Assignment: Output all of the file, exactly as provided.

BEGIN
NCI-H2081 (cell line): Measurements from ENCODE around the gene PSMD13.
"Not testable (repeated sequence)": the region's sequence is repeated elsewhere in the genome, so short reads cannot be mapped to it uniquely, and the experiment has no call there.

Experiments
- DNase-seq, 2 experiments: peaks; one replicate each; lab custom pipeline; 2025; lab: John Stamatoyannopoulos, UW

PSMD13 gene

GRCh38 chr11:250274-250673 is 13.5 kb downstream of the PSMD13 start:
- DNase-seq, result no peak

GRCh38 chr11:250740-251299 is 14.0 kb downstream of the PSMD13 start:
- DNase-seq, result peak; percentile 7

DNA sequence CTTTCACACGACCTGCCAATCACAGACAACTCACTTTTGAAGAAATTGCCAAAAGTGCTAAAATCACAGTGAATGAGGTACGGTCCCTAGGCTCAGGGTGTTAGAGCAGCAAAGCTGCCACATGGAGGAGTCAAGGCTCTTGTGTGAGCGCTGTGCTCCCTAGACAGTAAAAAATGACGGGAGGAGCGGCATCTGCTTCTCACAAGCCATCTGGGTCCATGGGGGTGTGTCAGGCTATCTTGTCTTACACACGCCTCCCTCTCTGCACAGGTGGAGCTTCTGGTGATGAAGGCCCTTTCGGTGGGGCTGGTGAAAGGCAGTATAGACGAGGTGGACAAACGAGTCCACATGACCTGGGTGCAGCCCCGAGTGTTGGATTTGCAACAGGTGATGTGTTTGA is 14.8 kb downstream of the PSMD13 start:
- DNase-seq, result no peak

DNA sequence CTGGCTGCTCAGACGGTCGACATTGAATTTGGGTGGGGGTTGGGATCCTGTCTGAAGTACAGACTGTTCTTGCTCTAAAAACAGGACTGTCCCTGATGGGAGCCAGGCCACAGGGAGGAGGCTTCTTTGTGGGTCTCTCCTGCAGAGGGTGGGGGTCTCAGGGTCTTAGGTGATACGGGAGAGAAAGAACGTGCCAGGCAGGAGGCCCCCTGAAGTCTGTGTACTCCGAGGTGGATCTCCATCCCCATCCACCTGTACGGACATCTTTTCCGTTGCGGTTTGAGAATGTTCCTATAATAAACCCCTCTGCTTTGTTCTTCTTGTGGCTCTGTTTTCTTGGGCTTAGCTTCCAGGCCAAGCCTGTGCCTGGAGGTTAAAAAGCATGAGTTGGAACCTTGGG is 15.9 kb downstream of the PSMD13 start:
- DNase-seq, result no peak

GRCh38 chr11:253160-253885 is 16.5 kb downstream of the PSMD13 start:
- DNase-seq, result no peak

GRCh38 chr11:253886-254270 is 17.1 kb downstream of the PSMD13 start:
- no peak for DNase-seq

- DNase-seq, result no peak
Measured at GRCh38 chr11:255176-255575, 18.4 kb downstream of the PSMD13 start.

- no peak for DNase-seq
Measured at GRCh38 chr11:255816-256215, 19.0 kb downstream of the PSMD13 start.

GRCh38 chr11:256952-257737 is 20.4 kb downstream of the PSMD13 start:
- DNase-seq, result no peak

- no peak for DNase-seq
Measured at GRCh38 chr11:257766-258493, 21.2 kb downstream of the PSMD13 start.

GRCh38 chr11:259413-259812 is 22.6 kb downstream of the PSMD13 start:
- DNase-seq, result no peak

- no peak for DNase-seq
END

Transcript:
NCI-H2081 (cell line): Measurements from ENCODE around the gene PSMD13.
"Not testable (repeated sequence)": the region's sequence is repeated elsewhere in the genome, so short reads cannot be mapped to it uniquely, and the experiment has no call there.

Experiments
- DNase-seq, 2 experiments: peaks; one replicate each; lab custom pipeline; 2025; lab: John Stamatoyannopoulos, UW

PSMD13 gene

GRCh38 chr11:250274-250673 is 13.5 kb downstream of the PSMD13 start:
- DNase-seq, result no peak

GRCh38 chr11:250740-251299 is 14.0 kb downstream of the PSMD13 start:
- DNase-seq, result peak; percentile 7

DNA sequence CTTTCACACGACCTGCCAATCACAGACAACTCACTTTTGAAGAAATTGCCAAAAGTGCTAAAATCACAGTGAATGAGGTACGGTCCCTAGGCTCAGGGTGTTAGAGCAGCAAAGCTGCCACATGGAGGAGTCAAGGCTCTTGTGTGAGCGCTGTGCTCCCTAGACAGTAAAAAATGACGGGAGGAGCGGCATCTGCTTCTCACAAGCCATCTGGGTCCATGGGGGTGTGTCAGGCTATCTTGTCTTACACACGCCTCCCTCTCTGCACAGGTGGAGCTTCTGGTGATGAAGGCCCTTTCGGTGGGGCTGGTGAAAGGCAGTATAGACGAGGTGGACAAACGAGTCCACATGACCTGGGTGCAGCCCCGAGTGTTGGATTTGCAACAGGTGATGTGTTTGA is 14.8 kb downstream of the PSMD13 start:
- DNase-seq, result no peak

DNA sequence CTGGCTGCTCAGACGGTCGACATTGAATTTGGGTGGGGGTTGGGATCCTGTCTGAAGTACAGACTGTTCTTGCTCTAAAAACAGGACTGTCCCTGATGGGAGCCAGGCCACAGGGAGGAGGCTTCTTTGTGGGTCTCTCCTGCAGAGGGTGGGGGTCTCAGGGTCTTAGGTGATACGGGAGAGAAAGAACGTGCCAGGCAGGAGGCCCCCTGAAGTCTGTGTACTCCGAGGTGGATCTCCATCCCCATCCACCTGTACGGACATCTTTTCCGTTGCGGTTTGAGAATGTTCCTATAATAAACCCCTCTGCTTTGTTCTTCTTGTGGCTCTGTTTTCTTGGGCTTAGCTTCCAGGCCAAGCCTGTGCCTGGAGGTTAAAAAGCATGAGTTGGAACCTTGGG is 15.9 kb downstream of the PSMD13 start:
- DNase-seq, result no peak

GRCh38 chr11:253160-253885 is 16.5 kb downstream of the PSMD13 start:
- DNase-seq, result no peak

GRCh38 chr11:253886-254270 is 17.1 kb downstream of the PSMD13 start:
- no peak for DNase-seq

- DNase-seq, result no peak
Measured at GRCh38 chr11:255176-255575, 18.4 kb downstream of the PSMD13 start.

- no peak for DNase-seq
Measured at GRCh38 chr11:255816-256215, 19.0 kb downstream of the PSMD13 start.

GRCh38 chr11:256952-257737 is 20.4 kb downstream of the PSMD13 start:
- DNase-seq, result no peak

- no peak for DNase-seq
Measured at GRCh38 chr11:257766-258493, 21.2 kb downstream of the PSMD13 start.

GRCh38 chr11:259413-259812 is 22.6 kb downstream of the PSMD13 start:
- DNase-seq, result no peak

- no peak for DNase-seq